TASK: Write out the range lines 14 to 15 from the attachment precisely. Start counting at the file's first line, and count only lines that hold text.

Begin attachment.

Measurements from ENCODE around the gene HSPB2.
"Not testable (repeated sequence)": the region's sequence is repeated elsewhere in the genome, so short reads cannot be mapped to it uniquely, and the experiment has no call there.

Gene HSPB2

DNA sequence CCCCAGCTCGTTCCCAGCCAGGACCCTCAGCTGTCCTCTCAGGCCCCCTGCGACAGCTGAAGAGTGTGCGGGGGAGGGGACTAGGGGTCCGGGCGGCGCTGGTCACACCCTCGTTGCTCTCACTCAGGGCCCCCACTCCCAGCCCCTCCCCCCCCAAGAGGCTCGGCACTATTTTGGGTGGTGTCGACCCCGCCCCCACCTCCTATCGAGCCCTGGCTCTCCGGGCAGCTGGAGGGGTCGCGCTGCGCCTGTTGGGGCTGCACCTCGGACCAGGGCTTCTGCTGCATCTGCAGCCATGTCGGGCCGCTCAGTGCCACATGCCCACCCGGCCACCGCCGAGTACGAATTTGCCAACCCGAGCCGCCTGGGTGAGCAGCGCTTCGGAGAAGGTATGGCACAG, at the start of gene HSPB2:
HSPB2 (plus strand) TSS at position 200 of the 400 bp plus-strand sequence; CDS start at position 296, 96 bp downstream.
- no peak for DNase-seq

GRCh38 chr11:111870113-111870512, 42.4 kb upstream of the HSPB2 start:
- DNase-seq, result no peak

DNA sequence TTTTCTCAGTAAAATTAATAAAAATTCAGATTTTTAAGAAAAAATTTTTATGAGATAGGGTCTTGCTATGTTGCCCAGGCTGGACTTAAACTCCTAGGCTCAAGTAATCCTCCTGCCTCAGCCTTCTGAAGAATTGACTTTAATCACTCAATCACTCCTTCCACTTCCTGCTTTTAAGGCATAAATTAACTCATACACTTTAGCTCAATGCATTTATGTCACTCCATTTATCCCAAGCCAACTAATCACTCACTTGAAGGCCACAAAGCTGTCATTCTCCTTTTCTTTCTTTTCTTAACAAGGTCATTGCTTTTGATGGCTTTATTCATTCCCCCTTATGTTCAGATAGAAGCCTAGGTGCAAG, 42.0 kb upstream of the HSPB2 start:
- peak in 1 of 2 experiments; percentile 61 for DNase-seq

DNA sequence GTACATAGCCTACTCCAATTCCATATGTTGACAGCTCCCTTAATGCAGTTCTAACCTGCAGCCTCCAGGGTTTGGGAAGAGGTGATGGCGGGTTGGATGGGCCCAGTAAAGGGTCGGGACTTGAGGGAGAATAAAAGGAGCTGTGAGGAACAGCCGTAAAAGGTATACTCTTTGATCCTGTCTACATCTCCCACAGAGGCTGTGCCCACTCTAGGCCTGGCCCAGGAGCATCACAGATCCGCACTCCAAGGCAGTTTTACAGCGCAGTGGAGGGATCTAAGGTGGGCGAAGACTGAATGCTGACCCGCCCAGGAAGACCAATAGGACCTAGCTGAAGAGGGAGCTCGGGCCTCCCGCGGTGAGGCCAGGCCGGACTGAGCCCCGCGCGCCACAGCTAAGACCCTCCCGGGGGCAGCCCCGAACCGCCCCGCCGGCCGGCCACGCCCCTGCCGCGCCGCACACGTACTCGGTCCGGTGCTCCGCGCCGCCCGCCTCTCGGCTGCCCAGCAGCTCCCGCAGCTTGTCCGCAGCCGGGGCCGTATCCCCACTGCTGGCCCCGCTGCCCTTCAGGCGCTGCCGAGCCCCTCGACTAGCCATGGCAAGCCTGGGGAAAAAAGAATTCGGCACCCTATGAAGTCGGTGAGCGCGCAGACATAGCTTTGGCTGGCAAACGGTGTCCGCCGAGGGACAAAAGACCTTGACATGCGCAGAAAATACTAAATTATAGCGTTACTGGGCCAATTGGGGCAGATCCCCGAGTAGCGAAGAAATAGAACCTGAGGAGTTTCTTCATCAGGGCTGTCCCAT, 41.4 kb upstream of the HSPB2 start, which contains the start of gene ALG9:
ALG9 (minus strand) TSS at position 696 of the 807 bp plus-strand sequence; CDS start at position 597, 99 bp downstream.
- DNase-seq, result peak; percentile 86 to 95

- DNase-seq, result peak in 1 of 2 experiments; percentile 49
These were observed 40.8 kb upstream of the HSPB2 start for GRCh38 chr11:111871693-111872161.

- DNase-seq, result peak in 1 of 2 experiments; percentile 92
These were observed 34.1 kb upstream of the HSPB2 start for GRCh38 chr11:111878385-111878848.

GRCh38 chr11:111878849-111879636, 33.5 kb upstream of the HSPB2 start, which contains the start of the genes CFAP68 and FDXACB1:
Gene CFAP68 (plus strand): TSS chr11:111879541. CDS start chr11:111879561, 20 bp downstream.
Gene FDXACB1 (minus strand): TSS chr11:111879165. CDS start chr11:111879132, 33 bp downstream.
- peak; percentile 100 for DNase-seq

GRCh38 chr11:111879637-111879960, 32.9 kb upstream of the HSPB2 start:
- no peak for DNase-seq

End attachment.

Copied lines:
- DNase-seq, result peak in 1 of 2 experiments; percentile 49
These were observed 40.8 kb upstream of the HSPB2 start for GRCh38 chr11:111871693-111872161.